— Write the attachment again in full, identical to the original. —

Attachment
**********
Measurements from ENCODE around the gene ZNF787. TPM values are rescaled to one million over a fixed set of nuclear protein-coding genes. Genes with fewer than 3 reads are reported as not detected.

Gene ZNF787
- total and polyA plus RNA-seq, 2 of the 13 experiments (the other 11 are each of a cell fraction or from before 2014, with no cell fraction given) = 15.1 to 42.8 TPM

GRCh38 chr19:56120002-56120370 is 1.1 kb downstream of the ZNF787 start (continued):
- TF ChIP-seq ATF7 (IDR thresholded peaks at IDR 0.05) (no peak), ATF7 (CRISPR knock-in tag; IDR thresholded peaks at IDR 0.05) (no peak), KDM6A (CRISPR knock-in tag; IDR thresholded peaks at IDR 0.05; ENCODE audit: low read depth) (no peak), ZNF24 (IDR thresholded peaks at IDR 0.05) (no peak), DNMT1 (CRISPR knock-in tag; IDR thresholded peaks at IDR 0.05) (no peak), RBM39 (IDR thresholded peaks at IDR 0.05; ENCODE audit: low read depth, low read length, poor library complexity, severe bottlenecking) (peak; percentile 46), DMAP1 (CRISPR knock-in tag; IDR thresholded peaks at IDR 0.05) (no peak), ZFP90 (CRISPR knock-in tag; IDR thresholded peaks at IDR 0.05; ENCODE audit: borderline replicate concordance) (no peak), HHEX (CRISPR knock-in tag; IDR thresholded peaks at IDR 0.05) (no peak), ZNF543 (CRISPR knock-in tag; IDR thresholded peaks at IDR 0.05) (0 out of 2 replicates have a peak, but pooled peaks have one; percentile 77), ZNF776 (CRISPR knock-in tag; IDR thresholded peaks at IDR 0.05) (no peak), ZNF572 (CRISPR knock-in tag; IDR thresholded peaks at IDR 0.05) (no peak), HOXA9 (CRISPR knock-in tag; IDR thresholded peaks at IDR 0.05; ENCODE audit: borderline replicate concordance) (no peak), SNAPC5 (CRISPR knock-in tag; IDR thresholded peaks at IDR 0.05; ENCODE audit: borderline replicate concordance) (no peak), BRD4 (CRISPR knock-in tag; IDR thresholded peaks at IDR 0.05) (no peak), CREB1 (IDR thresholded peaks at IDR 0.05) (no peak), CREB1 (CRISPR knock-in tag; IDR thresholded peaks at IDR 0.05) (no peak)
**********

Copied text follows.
Measurements from ENCODE around the gene ZNF787. TPM values are rescaled to one million over a fixed set of nuclear protein-coding genes. Genes with fewer than 3 reads are reported as not detected.

Gene ZNF787
- total and polyA plus RNA-seq, 2 of the 13 experiments (the other 11 are each of a cell fraction or from before 2014, with no cell fraction given) = 15.1 to 42.8 TPM

GRCh38 chr19:56120002-56120370 is 1.1 kb downstream of the ZNF787 start (continued):
- TF ChIP-seq ATF7 (IDR thresholded peaks at IDR 0.05) (no peak), ATF7 (CRISPR knock-in tag; IDR thresholded peaks at IDR 0.05) (no peak), KDM6A (CRISPR knock-in tag; IDR thresholded peaks at IDR 0.05; ENCODE audit: low read depth) (no peak), ZNF24 (IDR thresholded peaks at IDR 0.05) (no peak), DNMT1 (CRISPR knock-in tag; IDR thresholded peaks at IDR 0.05) (no peak), RBM39 (IDR thresholded peaks at IDR 0.05; ENCODE audit: low read depth, low read length, poor library complexity, severe bottlenecking) (peak; percentile 46), DMAP1 (CRISPR knock-in tag; IDR thresholded peaks at IDR 0.05) (no peak), ZFP90 (CRISPR knock-in tag; IDR thresholded peaks at IDR 0.05; ENCODE audit: borderline replicate concordance) (no peak), HHEX (CRISPR knock-in tag; IDR thresholded peaks at IDR 0.05) (no peak), ZNF543 (CRISPR knock-in tag; IDR thresholded peaks at IDR 0.05) (0 out of 2 replicates have a peak, but pooled peaks have one; percentile 77), ZNF776 (CRISPR knock-in tag; IDR thresholded peaks at IDR 0.05) (no peak), ZNF572 (CRISPR knock-in tag; IDR thresholded peaks at IDR 0.05) (no peak), HOXA9 (CRISPR knock-in tag; IDR thresholded peaks at IDR 0.05; ENCODE audit: borderline replicate concordance) (no peak), SNAPC5 (CRISPR knock-in tag; IDR thresholded peaks at IDR 0.05; ENCODE audit: borderline replicate concordance) (no peak), BRD4 (CRISPR knock-in tag; IDR thresholded peaks at IDR 0.05) (no peak), CREB1 (IDR thresholded peaks at IDR 0.05) (no peak), CREB1 (CRISPR knock-in tag; IDR thresholded peaks at IDR 0.05) (no peak)